Located 25 miles south of Charleston, South Carolina, Kiawah Island is a barrier island with an idyllic landscape that can best be experienced on two wheels. Though this hideaway is mainly a gated community known for golfing and resorts, day-trippers can explore marshlands, wildlife and maritime forests on 30 miles of paved bike trails. Arrange bike rentals for adults and kids with Seaside Cycles, and they’ll delivery to you. Stop by the Heron Park Nature Center in Night Heron Park, which also offers nature tours and walks, to learn about Kiawah’s wildlife. If riding on the beach is more in your wheelhouse, pedal along the 10 or so miles of coastline in Kiawah Beachwalker Park, the island’s only public beach.
Seaside Cycles, John’s Island, South Carolina. $30-$120. 843-768-5080, www.seasidecycles.com
Birding in Alabama
Alabama is a birder’s paradise. More than 400 species have been documented in the state, and a system of eight trails spanning from the mountains to the coast have been created specifically for optimum bird watching. See www.alabamabirdingtrails.com for details. For guided bird watching, Connecting with Birds and Nature Tours in Newbern, a tiny town in western Alabama, organizes walking, biking and trailer excursions on Saturdays. Bird watchers might catch a glimpse of American white pelicans, swallow tailed kites, bald eagles, great blue herons, ospreys and other species along a picturesque, six-mile trail on The Joe’s Black Angus Farm, a cattle farm that’s been in operation since the late 1800s. Nature lovers can also sight rabbits, bobcats and white-tailed deer, among other wildlife on the 200-acre property.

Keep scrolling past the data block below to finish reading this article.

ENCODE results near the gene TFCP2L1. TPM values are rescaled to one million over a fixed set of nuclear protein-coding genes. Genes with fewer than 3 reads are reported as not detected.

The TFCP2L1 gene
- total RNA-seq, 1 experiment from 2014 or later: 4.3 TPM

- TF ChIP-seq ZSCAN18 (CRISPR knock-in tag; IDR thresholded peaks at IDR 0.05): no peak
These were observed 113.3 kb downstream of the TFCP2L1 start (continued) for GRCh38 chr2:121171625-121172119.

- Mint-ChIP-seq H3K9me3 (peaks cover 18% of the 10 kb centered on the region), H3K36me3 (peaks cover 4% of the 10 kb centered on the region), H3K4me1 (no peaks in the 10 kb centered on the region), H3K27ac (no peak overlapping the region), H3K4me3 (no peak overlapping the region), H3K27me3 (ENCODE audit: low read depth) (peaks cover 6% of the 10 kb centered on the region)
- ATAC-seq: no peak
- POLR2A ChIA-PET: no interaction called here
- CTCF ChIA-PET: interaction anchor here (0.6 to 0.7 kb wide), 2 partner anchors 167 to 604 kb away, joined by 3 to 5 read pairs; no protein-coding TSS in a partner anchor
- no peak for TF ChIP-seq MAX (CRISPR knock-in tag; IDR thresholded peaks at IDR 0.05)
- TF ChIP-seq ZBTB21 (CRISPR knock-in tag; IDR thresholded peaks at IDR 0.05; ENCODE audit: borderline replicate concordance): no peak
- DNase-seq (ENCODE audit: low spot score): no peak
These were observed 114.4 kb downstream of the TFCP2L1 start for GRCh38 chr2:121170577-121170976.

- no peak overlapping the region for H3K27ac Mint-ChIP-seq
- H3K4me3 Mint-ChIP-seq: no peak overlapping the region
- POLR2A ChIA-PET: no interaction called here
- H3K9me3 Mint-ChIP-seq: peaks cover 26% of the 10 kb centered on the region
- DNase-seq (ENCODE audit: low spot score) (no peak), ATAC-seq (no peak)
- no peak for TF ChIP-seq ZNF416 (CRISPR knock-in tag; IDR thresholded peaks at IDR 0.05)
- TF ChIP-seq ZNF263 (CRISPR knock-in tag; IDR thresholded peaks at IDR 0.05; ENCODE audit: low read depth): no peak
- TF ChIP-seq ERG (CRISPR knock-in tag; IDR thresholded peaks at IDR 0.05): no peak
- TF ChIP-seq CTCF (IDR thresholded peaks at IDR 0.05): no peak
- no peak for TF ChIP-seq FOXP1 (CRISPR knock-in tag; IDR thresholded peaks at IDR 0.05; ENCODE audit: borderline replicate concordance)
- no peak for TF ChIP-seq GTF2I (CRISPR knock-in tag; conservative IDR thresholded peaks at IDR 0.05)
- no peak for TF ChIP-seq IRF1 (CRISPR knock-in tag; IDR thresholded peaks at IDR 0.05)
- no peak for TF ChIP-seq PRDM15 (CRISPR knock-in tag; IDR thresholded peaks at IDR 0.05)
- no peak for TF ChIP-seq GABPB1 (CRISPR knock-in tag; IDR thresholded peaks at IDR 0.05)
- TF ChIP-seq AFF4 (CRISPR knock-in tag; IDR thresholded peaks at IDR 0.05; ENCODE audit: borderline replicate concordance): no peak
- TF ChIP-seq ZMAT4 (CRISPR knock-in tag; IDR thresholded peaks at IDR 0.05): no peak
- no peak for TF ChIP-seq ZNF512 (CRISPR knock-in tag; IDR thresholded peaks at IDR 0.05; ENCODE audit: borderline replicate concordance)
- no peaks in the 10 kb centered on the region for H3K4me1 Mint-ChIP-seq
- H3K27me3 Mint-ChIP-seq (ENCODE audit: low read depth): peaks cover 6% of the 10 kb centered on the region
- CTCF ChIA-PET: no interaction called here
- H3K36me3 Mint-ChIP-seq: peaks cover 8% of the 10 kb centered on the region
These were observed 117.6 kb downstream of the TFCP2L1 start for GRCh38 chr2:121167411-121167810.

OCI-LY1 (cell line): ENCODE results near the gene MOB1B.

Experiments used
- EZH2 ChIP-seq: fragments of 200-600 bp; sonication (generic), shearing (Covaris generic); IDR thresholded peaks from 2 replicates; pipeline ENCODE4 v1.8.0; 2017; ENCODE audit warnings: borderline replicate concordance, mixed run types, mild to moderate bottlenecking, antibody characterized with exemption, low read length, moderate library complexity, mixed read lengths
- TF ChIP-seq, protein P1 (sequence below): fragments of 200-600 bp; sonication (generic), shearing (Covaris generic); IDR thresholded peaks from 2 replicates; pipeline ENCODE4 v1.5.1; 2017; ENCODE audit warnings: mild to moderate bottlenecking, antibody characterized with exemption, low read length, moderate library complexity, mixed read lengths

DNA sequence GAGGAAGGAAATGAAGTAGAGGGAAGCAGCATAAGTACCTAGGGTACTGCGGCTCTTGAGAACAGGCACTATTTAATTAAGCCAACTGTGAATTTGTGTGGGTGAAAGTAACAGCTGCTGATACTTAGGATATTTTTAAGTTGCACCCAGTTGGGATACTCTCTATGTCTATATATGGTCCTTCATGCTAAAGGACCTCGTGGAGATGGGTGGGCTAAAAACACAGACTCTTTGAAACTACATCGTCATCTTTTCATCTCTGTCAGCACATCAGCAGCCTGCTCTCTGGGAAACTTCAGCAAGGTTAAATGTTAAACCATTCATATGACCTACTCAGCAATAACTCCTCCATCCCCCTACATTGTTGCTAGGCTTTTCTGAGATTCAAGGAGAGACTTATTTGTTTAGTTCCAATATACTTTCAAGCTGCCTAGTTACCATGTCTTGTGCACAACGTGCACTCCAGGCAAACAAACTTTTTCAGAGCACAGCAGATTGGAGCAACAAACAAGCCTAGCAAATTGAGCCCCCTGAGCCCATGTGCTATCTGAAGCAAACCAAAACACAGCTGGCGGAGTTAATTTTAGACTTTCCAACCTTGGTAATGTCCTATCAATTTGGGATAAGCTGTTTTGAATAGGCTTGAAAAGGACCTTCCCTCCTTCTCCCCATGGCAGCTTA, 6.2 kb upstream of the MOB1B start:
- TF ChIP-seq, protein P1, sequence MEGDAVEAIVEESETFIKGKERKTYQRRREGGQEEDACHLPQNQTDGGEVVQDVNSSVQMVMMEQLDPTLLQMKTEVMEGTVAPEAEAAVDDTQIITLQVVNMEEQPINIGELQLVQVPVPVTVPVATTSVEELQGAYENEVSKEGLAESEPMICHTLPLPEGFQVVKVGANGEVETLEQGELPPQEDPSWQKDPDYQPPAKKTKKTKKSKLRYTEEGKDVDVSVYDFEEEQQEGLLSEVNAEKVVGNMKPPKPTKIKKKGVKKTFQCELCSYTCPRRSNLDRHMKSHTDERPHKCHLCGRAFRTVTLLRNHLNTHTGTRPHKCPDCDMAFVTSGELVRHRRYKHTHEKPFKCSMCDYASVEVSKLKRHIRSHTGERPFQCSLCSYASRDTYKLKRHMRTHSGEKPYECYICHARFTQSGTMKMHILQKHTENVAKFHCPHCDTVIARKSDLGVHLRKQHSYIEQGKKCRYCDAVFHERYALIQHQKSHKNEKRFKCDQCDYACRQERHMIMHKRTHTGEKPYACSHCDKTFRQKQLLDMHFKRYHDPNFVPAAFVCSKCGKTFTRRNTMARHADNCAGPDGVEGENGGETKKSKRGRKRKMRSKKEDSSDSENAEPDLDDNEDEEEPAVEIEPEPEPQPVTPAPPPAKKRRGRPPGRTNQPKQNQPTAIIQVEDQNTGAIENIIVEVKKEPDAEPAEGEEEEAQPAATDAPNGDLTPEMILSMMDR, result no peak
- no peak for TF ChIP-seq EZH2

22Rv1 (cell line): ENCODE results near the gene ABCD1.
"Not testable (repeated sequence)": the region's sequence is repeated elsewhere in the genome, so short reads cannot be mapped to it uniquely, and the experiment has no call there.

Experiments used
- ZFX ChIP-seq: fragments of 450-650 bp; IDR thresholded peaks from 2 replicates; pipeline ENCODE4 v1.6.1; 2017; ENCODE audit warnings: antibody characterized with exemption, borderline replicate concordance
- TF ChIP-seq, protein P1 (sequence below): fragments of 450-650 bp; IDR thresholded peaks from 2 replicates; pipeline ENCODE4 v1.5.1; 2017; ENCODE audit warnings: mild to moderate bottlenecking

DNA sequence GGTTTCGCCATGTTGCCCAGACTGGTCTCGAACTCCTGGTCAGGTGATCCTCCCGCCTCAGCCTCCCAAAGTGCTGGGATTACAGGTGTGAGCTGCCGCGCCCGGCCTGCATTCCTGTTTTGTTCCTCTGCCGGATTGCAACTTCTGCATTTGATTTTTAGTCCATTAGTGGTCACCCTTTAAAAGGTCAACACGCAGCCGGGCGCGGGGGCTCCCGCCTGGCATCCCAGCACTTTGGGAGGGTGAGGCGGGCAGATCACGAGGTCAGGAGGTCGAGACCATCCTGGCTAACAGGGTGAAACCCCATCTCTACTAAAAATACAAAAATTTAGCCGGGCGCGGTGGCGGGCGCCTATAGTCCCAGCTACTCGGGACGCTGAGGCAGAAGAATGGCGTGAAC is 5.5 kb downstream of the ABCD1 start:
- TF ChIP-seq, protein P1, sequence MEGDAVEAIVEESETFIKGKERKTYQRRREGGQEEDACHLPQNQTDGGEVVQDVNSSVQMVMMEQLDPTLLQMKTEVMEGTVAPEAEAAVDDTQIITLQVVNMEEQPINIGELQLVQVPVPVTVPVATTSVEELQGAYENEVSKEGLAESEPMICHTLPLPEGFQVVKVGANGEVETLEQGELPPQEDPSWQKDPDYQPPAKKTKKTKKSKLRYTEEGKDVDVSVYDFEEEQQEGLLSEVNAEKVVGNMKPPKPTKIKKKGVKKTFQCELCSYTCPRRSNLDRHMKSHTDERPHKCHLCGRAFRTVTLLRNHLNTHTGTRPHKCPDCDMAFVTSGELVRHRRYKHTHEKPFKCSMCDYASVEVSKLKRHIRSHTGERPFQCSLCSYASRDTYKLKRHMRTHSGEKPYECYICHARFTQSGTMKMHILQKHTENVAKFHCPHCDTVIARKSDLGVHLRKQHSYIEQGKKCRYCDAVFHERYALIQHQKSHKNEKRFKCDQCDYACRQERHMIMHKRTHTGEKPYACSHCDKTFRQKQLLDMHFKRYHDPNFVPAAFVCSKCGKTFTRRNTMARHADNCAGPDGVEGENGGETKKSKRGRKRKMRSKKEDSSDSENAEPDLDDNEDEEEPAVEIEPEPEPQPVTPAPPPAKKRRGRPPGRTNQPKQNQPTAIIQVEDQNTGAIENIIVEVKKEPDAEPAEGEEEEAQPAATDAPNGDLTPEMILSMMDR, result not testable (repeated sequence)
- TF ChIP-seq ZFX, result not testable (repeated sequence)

Connecting with Birds and Nature Tours, 1965 County Road 57, Newbern, Alabama. $25. 334-300-5509, www.connectingwithbirdsandnaturetours.com
Hike in Tennessee
Located between Gatlinburg and Pigeon Forge, Tennessee, Cades Cove, is one of the most revered hiking destinations in the Great Smoky Mountains. A pristine spot of natural beauty where keen observers can spot the white-tailed deer, black bears, wild turkeys that make their home in these forested acres, it is also the site of several historic structures, including cabins, a church and a grist mill that preserve what life was once like here in the 1800s. A Walk in the Woods offers a full-day guided hike ranging from moderate to strenuous that includes the Cades Cove Mountain Loop, Crooked Arm Ridge Trail and two waterfalls. For experienced hikers interested in exploring the quieter side of the Smokies with fewer tourists, the company offers the Old Growth Waterfall hike, a guided, strenuous trek through a rhododendron tunnel and the majestic Appalachian Cove forest, leading to one of the prettiest waterfall in the Great Smoky Mountains.